There are several fascinating protagonists in this story, but my favourite was definitely the wild Bolg, Piju. Piju is a sixteen-year-old hunter whose backstory is terribly tragic. He ends up apprenticed to Waylaid in a moment of unfortunate desperation, and yet, despite Piju's initial reservation, the two of them get on well. Piju is the only free Bolg in the City of Ard, and he will do anything to help his people, but he also has to be careful not to be recognised by the Ruad. When Piju discovers what is happening to the children of the Ruad, he immediately wants to help in any way he can. Piju is a sincere young man who fears the supernatural and his own power of prophecy, but he is very honourable. I liked Piju very much.


Another protagonist that caught my attention was Mistress Brea, Judge of the Daen. Mistress Brea is a very enigmatic character, she radiates power and confidence, but under the facade is a woman who has lost her husband to warfare and will one day face her sons in battle. In matters of war, Mistress Brea is formidable, but she is also an extraordinary judge and diplomat. I thought Mistress Brea's depiction was really rather wonderful.


Waylaid, who is the hero of this tale, is a very complex character. His past is incredibly moving — he is betrayed by someone very close to him, and the life he should have lived has been denied him. Waylaid is a character that keeps his thoughts and his true nature very close to his chest. He does not want to talk about who he was and what had happened. He is, despite being a very enigmatic character, very learned and wise. He has a good relationship with Mistress Brea — there is certainly mutual respect between these two characters, and he gets on well with his young apprentice. He and Piju are two souls who have lost everything, but they find a semblance of normality, a sense of belonging, with each other. Austin has crafted a very believable protagonist in Waylaid.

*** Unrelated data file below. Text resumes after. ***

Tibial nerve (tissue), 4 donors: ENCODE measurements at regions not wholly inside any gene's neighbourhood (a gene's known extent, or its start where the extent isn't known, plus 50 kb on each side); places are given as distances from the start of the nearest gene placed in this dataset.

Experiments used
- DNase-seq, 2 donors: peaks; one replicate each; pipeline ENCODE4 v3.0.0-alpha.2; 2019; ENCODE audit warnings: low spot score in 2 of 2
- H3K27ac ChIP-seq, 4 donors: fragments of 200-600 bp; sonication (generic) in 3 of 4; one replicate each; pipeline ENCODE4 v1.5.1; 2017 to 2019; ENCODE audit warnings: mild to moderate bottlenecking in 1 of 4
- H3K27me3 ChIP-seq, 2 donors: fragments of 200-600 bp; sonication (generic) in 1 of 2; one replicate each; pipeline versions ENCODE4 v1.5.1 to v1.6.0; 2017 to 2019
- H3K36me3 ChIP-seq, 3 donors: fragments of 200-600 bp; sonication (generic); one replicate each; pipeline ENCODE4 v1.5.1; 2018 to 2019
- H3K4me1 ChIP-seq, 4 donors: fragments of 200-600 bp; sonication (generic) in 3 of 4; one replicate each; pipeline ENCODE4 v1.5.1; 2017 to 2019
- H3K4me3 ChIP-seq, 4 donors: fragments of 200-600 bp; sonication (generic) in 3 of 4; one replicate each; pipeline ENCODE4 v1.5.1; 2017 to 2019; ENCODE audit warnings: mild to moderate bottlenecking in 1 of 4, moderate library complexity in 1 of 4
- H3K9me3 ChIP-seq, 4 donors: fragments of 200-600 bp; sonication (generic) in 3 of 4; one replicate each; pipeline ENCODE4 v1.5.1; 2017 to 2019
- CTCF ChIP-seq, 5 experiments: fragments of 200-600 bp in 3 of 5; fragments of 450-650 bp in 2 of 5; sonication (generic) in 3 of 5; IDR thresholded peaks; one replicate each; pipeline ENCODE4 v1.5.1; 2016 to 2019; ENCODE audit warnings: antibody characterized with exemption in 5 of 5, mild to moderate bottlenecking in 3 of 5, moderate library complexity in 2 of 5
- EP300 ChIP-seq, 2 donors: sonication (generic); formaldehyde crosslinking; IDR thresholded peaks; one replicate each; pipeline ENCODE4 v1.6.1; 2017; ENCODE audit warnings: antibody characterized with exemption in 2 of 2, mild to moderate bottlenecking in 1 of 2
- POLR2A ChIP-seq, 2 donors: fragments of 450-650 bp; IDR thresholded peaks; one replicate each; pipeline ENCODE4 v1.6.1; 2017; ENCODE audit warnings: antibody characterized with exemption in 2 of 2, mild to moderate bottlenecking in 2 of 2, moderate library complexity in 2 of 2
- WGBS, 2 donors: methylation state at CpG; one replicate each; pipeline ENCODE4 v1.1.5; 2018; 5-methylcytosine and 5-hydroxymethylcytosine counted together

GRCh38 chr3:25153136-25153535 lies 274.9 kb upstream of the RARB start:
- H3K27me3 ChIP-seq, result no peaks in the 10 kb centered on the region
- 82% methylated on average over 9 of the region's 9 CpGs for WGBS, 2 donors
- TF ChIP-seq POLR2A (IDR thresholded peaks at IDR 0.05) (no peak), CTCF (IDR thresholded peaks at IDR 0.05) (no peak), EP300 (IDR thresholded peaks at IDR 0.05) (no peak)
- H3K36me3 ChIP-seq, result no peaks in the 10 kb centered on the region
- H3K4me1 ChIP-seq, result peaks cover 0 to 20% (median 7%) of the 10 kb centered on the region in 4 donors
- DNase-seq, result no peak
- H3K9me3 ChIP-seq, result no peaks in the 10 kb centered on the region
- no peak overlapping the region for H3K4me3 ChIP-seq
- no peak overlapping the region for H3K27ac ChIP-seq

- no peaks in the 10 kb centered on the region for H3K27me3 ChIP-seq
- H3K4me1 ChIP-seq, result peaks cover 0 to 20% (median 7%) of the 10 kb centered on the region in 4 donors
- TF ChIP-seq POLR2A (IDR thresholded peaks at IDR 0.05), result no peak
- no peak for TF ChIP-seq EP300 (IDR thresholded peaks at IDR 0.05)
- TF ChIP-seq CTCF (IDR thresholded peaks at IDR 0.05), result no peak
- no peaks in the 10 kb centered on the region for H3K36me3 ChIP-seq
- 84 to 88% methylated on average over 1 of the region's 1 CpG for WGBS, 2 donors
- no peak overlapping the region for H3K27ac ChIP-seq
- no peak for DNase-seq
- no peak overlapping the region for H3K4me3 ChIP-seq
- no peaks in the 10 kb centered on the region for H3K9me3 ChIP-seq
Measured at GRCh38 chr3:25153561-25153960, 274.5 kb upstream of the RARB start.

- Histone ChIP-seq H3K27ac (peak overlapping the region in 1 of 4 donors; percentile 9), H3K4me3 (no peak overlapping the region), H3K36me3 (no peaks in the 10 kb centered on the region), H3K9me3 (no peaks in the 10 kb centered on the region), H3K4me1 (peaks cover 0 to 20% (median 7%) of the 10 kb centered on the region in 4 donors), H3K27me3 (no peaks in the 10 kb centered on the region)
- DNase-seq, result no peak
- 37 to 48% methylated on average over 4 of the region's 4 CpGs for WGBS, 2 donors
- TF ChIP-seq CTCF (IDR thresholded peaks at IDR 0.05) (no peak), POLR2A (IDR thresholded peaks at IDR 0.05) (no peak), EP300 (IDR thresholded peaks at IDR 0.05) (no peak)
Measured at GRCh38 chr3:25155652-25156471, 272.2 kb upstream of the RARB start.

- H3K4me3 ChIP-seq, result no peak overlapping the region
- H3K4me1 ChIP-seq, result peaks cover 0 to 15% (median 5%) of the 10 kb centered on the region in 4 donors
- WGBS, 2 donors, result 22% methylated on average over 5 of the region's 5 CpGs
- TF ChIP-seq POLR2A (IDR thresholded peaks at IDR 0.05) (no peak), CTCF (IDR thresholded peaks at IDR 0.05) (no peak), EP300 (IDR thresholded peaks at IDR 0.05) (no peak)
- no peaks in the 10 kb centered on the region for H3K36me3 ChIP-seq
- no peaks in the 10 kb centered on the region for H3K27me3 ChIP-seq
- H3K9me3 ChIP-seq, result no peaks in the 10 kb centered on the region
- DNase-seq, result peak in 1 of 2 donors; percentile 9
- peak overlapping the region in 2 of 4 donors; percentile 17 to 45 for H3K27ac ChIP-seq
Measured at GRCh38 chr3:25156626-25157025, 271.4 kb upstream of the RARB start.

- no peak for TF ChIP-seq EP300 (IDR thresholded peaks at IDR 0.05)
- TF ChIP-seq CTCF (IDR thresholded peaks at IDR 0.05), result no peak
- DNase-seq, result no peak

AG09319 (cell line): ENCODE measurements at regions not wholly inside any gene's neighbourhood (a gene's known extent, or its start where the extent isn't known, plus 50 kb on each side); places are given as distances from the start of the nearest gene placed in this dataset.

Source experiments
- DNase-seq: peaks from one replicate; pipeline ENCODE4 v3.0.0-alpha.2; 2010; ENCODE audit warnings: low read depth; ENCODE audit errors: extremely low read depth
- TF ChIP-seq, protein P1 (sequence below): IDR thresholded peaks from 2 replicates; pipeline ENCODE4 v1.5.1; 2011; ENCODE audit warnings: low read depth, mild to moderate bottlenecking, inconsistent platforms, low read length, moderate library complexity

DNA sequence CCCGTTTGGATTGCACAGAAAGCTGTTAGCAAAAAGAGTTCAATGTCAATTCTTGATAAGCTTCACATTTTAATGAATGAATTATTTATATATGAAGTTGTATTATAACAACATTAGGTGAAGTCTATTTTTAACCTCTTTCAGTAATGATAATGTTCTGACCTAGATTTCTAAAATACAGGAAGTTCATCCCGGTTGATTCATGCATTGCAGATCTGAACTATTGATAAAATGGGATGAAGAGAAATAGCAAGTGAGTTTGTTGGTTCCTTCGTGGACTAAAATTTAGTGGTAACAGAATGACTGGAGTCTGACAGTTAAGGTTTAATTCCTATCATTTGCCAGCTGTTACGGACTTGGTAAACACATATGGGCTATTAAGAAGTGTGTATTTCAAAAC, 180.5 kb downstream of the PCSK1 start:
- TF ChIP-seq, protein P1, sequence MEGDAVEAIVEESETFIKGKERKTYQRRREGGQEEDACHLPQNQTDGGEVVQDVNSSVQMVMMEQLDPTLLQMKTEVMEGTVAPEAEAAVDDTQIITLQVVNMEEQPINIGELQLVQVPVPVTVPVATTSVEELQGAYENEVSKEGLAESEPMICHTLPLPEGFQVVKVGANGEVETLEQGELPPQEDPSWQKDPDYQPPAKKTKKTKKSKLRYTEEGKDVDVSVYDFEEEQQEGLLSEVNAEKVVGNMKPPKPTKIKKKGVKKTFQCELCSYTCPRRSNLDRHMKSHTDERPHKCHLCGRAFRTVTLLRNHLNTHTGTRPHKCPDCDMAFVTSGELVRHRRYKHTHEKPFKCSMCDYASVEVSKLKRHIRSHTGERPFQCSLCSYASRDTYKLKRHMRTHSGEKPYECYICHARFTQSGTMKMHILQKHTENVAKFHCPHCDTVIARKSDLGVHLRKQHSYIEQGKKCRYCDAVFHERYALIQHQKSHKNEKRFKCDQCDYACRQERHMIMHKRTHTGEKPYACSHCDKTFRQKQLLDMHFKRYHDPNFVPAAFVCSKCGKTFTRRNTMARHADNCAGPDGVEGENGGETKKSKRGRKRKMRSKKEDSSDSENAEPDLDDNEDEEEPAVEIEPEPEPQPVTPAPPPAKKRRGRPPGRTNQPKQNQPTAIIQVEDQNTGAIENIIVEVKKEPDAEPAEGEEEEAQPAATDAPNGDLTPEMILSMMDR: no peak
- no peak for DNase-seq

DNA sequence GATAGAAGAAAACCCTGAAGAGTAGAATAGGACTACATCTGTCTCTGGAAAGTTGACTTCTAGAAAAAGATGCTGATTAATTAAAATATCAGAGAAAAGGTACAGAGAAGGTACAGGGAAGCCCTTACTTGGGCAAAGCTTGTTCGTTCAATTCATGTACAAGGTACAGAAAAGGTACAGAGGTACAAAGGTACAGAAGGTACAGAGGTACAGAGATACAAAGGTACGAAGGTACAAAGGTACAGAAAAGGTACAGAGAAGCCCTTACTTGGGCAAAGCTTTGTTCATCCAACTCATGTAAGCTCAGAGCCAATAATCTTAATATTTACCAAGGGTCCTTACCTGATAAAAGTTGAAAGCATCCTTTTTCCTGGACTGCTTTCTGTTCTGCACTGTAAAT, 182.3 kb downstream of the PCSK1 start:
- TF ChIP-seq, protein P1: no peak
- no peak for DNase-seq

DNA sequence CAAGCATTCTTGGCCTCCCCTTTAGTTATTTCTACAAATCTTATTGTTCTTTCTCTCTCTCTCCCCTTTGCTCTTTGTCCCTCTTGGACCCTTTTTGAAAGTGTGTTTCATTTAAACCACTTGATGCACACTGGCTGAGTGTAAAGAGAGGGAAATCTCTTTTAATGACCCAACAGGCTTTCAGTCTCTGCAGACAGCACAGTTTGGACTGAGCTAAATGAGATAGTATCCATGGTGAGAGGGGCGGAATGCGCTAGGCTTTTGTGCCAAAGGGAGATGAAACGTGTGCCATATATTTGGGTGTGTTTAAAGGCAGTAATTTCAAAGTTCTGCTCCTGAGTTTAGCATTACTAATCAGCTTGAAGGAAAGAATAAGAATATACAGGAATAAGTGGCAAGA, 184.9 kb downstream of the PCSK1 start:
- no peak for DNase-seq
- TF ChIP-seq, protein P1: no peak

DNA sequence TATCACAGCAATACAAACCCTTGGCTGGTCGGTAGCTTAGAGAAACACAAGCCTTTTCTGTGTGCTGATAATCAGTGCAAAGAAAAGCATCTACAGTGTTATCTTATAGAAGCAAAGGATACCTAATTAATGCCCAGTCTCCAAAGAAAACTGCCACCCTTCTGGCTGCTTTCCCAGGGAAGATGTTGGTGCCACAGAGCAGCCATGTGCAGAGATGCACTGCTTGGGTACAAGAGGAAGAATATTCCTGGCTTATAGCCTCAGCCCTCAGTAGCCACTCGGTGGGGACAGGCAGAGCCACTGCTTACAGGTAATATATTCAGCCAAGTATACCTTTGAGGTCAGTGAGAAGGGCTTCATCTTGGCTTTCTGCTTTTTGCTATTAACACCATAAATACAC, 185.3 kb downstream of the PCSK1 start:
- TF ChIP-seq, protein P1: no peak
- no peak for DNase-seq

The paranormal aspect of this story has been well thought out and is, at times, incredibly chilling. The Shadow Man is a dangerous being who feeds on the souls of the innocent, and he is seemingly unstoppable. He is undoubtedly a very formidable antagonist.

There are several flashbacks in this book, which Austin uses to great effect to give the reader a balanced view of some of the characters. I thought this approach worked really well and was certainly insightful. 

Austin writes with a compelling style. The Broken Man is quite a long book, but the time just flew by as I lost myself in the world that Austin has created. I thoroughly enjoyed every minute of it. Fans of historical fantasy will fall in love with this book and these characters.

I Highly Recommend.


Review by Mary Anne Yarde.

The Coffee Pot Book Club.


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The Broken Man